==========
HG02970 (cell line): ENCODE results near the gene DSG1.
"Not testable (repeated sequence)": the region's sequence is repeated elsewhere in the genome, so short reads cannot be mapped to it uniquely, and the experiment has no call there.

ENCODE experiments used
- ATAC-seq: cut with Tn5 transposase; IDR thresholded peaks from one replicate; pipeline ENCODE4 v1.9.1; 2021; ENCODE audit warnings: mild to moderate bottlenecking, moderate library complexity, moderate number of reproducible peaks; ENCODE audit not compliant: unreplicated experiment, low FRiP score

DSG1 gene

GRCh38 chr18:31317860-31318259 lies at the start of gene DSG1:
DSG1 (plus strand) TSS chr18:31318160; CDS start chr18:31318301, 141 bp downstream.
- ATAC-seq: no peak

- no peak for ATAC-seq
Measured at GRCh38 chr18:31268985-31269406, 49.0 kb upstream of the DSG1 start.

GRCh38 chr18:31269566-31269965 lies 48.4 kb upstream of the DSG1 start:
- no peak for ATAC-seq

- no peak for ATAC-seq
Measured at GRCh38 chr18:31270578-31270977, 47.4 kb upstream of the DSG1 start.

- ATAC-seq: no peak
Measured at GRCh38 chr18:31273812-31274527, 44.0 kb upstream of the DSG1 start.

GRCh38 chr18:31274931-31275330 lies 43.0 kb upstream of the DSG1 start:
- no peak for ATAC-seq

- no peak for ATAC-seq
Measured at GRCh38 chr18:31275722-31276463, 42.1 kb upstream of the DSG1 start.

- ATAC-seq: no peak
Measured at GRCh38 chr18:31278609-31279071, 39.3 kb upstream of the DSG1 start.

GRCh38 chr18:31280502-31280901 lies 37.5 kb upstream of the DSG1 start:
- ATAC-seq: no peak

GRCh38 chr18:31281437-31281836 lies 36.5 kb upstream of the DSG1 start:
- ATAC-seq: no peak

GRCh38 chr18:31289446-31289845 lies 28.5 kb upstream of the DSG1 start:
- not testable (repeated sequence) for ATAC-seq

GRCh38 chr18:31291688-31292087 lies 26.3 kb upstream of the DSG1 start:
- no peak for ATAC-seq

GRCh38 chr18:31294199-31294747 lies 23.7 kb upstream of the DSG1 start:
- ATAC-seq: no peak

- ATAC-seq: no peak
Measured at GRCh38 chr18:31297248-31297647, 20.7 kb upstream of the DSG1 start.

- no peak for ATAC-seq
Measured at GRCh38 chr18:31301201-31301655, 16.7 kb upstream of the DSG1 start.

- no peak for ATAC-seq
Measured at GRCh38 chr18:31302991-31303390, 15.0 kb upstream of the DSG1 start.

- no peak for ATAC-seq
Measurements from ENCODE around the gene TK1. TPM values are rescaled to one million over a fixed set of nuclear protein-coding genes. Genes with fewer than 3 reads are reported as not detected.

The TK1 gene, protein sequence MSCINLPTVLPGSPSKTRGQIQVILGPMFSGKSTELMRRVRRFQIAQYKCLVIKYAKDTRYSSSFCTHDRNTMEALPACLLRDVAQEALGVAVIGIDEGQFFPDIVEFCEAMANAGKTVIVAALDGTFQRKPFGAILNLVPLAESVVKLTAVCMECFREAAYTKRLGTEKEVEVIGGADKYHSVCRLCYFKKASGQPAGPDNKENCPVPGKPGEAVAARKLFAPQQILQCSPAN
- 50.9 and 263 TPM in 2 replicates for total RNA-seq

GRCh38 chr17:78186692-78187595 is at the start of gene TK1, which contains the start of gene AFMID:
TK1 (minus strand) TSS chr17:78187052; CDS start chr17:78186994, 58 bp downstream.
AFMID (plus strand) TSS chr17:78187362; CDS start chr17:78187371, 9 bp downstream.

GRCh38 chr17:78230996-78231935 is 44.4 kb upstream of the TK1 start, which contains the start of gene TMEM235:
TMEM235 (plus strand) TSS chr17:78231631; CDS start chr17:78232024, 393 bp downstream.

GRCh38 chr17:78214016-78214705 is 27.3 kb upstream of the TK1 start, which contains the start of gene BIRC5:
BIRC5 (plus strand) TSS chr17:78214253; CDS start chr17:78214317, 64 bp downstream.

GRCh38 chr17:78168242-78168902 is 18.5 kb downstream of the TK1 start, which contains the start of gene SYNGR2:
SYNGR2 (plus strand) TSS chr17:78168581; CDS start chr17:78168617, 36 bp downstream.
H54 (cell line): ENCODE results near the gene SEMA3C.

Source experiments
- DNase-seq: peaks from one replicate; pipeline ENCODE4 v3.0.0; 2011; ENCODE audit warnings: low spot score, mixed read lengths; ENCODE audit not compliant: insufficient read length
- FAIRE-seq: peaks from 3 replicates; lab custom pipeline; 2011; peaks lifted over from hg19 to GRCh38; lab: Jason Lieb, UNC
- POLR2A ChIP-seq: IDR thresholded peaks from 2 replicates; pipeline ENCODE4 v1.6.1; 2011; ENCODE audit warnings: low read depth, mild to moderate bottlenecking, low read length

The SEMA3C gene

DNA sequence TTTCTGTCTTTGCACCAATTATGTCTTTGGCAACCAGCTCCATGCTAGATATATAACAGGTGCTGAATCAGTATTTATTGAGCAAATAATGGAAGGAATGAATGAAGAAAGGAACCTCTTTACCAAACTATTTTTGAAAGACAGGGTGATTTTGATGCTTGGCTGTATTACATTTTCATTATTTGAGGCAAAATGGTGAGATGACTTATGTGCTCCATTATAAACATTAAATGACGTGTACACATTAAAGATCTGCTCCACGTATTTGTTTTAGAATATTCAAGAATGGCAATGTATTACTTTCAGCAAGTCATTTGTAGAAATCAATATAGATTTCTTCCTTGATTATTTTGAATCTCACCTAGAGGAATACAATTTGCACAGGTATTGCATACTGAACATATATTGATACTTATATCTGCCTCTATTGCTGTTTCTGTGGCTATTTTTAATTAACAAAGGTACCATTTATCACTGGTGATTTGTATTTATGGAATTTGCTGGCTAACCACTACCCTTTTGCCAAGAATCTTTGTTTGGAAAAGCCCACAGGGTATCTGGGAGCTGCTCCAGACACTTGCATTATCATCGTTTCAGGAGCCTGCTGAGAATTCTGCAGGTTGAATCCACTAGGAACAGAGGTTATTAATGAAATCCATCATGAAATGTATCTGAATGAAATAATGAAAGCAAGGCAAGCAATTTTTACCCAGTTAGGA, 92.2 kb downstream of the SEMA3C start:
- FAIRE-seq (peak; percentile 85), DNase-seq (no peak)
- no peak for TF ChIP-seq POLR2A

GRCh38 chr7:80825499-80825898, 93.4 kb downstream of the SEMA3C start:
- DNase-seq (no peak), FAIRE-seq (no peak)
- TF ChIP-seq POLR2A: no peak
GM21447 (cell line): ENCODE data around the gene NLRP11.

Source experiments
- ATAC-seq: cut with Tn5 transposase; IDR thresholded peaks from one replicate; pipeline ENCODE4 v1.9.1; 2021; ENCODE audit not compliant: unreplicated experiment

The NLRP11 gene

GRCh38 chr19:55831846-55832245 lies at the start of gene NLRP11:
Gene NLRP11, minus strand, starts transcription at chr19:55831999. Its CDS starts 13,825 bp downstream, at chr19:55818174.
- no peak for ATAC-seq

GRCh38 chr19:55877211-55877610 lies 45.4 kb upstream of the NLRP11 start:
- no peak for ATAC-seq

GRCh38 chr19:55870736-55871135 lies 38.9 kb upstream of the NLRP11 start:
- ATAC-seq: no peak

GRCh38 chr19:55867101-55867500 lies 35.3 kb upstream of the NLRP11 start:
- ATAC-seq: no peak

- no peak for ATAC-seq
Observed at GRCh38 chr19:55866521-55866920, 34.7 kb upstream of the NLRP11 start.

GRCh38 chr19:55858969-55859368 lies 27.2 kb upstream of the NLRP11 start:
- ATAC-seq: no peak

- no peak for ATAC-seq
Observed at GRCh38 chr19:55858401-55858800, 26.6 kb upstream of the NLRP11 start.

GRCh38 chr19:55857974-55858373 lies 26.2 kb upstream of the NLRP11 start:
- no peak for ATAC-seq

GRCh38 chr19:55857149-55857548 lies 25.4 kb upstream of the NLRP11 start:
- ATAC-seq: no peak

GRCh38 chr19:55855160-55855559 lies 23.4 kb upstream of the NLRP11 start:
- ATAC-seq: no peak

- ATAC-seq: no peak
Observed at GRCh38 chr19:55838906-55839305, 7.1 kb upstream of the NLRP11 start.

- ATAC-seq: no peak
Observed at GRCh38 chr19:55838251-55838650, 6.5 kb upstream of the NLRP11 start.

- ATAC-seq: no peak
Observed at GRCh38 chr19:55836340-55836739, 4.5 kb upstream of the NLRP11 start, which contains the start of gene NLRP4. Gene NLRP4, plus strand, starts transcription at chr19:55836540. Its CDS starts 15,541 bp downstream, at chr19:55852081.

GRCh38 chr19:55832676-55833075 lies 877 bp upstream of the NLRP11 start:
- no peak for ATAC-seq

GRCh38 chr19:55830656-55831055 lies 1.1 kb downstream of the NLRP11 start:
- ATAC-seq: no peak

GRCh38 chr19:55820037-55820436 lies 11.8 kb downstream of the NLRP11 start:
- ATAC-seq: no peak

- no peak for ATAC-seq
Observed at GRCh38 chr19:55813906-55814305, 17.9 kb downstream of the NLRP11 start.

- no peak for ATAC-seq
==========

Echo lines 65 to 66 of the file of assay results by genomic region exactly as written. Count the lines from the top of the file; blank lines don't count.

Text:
Source experiments
- ATAC-seq: cut with Tn5 transposase; IDR thresholded peaks from one replicate; pipeline ENCODE4 v1.9.1; 2021; ENCODE audit not compliant: unreplicated experiment